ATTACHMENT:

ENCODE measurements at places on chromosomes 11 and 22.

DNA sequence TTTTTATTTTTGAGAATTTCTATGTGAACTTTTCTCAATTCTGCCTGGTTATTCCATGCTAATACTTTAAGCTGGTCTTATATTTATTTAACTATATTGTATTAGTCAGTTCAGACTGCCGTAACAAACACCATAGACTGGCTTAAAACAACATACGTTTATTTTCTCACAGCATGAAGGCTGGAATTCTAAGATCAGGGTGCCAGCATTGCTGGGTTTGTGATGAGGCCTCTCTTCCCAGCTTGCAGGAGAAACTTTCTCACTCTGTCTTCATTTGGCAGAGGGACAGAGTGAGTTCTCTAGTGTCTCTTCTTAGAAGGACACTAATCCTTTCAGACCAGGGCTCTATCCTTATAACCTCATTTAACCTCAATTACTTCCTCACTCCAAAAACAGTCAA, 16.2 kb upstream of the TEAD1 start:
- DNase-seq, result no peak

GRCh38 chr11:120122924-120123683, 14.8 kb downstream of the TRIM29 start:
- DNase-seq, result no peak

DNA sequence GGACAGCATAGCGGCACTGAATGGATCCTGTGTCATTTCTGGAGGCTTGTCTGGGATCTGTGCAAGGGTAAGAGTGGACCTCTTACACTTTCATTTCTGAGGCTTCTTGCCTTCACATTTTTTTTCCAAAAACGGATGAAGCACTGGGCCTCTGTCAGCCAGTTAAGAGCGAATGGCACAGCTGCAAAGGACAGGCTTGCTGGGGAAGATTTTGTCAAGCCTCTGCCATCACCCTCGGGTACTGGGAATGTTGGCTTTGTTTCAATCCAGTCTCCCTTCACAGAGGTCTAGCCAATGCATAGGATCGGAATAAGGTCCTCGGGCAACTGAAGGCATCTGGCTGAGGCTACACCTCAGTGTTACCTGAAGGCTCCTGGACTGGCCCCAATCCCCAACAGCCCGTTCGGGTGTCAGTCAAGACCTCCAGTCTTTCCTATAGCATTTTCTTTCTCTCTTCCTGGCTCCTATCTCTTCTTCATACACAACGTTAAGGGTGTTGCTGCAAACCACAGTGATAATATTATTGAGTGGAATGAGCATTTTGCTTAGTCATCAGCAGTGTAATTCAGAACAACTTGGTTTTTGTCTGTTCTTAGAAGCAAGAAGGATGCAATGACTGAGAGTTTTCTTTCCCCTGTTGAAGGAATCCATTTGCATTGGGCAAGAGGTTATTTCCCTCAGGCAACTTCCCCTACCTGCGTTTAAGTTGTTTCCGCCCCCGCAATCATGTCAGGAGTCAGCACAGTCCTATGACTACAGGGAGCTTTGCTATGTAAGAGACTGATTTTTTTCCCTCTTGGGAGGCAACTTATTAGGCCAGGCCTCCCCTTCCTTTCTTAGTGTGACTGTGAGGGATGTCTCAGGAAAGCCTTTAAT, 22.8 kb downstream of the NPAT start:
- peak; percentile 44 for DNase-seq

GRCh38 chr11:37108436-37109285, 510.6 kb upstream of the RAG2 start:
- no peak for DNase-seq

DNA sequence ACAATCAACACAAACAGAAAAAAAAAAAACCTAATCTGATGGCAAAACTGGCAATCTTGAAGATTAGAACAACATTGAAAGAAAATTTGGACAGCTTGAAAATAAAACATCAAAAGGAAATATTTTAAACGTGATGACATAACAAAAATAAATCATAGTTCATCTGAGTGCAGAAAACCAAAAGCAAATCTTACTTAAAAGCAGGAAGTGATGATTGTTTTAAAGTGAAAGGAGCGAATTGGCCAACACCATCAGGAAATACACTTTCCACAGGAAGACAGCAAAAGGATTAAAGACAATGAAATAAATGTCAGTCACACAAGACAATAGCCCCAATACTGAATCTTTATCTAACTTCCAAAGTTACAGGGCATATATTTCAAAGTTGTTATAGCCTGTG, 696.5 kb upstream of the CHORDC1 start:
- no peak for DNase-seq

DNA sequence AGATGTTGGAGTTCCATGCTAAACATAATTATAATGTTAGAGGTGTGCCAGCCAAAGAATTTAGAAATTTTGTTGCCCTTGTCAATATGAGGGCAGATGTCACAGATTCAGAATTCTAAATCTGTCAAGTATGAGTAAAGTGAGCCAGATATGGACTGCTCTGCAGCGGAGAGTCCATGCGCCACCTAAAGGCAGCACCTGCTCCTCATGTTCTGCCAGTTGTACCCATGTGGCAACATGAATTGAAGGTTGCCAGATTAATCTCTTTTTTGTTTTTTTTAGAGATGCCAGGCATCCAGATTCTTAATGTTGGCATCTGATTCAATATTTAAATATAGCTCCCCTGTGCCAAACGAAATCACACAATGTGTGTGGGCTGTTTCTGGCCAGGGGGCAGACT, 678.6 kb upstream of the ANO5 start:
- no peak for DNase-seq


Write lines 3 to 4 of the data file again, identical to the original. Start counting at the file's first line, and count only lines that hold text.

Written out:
- DNase-seq, result no peak

GRCh38 chr11:120122924-120123683, 14.8 kb downstream of the TRIM29 start: